Many factors contribute to the superiority of the Douglas A-6 Invader over its predecessor, the A-20, but none is more outstanding than the new double-slotted wing flaps. Without increasing flap weight, these units permit performance factors which, as a matter of fact, are seemingly at variance with aerodynamic data.
To meet the increasing demand for higher speeds, it has been necessary to proportionately reduce wing area thereby increasing wing loadings. The resulting increase in takeoff and landing speeds and longer runway requirements conflict sharply with combat zone realities of small and none-too-smooth fields. To reconcile these performance factors in the design of the A-26 with war-theater conditions, the development of a more effective landing flap was undertaken.
Tests were conducted on a large-scale model of the wing in Caltech's 10-ft wind tunnel, and a number of positions of the flap and vane (affording a double slot) were investigated until an optimum location was determined which gave remarkably high values of lift.
Results of the tests are illustrated in the accompanying sketch showing airflow over various types of flaps set at an angle of 52°. With the plain flap, the airflow lines indicate an almost completely stalled condition. The flow has separated from the upper surface of the flap and is very turbulent, representing almost complete loss of lift. With the conventional slotted flap, the amount of separated flow is reduced. And with the Douglas double-slotted flap, flow separation is practically eliminated. This type can be set at higher flap angles than the other two without encountering separation, and therefore its lift is proportionately greater.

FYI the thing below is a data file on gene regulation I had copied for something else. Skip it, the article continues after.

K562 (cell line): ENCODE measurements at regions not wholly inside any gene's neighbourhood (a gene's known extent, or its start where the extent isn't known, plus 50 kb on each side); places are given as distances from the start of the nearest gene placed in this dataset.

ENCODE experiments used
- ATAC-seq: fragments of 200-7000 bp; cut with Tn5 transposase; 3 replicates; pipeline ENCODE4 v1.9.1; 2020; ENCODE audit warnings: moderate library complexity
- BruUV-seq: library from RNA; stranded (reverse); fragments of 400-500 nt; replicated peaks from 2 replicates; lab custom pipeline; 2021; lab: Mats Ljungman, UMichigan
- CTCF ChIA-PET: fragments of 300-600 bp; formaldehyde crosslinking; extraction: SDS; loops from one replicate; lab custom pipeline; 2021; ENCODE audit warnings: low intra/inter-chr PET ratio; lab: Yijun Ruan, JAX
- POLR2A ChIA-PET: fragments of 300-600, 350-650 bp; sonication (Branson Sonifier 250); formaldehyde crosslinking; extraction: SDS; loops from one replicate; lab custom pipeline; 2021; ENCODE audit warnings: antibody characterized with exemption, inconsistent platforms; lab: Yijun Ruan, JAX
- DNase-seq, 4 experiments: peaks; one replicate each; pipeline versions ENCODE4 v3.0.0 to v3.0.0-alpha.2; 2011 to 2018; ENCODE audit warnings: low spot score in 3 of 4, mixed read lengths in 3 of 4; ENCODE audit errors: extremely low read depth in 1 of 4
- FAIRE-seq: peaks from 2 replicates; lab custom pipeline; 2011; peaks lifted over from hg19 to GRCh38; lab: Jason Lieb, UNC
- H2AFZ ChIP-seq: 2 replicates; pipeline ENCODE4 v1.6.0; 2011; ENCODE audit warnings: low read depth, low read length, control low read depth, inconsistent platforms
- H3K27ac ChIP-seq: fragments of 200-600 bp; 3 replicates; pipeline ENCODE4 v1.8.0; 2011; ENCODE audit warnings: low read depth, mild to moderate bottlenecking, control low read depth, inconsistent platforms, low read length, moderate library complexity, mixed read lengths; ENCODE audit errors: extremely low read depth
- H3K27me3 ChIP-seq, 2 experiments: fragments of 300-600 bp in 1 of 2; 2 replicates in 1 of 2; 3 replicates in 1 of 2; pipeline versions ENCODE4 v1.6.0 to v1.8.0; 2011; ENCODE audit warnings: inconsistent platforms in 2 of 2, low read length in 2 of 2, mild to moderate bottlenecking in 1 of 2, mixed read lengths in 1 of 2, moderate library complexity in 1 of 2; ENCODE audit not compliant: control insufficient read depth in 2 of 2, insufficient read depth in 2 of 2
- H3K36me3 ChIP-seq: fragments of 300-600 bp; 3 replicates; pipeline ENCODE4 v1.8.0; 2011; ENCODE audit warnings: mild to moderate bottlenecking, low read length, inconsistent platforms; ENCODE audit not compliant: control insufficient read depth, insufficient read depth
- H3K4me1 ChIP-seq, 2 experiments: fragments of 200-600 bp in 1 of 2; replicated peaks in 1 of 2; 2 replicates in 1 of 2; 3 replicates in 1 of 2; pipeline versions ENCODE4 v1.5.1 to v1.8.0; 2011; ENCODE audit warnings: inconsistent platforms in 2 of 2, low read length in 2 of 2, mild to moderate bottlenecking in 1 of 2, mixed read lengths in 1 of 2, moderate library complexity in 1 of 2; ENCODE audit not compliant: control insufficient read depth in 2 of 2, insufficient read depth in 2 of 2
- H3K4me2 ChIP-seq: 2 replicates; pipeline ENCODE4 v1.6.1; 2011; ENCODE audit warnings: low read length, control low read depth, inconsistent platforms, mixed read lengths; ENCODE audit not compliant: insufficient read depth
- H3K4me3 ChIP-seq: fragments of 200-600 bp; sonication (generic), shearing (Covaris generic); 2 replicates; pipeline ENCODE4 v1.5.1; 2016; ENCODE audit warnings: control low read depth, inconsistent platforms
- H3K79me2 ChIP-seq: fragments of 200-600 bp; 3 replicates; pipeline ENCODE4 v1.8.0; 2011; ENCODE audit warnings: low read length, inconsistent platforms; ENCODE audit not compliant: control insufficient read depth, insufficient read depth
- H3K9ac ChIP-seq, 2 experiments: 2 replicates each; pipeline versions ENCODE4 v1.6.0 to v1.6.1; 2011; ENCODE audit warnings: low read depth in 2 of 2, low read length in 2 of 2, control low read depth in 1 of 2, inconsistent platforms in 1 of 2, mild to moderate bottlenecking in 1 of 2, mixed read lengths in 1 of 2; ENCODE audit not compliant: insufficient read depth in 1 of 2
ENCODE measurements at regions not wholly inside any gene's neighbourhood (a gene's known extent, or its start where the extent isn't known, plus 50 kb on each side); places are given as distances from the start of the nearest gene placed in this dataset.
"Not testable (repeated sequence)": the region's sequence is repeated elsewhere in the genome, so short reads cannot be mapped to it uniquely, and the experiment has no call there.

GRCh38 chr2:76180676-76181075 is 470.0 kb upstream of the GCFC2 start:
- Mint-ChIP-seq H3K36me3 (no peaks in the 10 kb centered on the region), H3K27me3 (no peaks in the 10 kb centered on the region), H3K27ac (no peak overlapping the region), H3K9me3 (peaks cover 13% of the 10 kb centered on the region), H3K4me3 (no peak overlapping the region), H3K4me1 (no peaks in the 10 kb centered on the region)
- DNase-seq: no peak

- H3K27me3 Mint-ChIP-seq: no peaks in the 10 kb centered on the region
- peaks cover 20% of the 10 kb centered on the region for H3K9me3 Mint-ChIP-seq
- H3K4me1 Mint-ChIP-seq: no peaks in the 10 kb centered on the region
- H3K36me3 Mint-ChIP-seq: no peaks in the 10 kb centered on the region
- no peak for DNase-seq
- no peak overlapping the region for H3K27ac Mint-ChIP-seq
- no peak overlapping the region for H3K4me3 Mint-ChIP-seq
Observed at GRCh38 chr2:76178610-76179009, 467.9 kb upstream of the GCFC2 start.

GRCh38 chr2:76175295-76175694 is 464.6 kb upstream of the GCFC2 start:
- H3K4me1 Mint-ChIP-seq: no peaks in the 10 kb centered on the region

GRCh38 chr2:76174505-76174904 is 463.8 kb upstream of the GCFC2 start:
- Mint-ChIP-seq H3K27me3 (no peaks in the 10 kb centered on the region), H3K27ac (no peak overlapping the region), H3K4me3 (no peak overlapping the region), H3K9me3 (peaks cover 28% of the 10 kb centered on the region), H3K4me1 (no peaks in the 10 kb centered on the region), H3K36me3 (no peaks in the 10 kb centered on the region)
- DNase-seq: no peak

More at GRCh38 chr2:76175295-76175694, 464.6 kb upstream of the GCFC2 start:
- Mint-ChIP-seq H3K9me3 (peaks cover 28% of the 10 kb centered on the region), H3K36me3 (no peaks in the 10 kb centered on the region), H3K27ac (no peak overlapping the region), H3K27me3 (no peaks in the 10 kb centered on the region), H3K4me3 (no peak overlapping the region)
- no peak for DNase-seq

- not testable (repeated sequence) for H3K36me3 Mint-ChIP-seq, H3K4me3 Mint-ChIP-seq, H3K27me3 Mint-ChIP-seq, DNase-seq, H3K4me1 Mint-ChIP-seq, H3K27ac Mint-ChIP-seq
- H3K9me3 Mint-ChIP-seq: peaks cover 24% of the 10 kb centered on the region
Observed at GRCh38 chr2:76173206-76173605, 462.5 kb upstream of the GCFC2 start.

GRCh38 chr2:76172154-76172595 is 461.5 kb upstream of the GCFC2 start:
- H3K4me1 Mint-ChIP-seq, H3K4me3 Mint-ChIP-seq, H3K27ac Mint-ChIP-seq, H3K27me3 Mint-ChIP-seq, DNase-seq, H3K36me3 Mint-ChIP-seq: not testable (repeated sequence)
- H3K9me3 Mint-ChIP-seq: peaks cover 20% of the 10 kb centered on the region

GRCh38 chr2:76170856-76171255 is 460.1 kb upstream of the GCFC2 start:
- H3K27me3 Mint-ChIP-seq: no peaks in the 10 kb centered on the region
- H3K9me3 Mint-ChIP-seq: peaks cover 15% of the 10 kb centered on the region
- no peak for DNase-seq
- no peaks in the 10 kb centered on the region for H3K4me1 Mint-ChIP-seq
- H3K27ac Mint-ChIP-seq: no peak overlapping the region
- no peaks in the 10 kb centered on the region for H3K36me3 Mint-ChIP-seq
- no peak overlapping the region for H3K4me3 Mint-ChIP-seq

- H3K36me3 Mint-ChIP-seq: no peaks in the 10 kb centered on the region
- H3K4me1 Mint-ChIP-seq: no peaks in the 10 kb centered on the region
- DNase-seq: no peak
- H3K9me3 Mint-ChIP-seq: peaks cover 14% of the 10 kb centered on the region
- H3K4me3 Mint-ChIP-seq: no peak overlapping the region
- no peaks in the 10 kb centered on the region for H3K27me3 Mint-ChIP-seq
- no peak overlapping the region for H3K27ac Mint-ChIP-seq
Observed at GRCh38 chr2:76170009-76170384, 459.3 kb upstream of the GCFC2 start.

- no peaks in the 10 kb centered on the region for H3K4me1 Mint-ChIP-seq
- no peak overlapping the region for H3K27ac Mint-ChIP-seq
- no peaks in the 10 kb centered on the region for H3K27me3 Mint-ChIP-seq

A second wind-tunnel model, built to check and verify the previous findings, was tested at the NACA laboratory at Langley Field, where nearly full-scale conditions could be duplicated. Th result of this development program is the new Douglas double-slotted flap credited with the following advantages:
The flaps are supported on four-bar linkage, retractable within the wing contour, thus maintaining aerodynamic cleanliness. The vane is also supported on this linkage and moves with respect to the flap to remain in optimum position for all degrees of flap travel. Electrically operated, the flaps are interconnected in a manner to assure symmetrical deflection.
This article was originally published in the "For Better Design" column of the May, 1945, issue of Aviation magazine, vol 44, no 5, pp 160-161.
The original article includes 3 photos and a diagram.
Photos are not credited.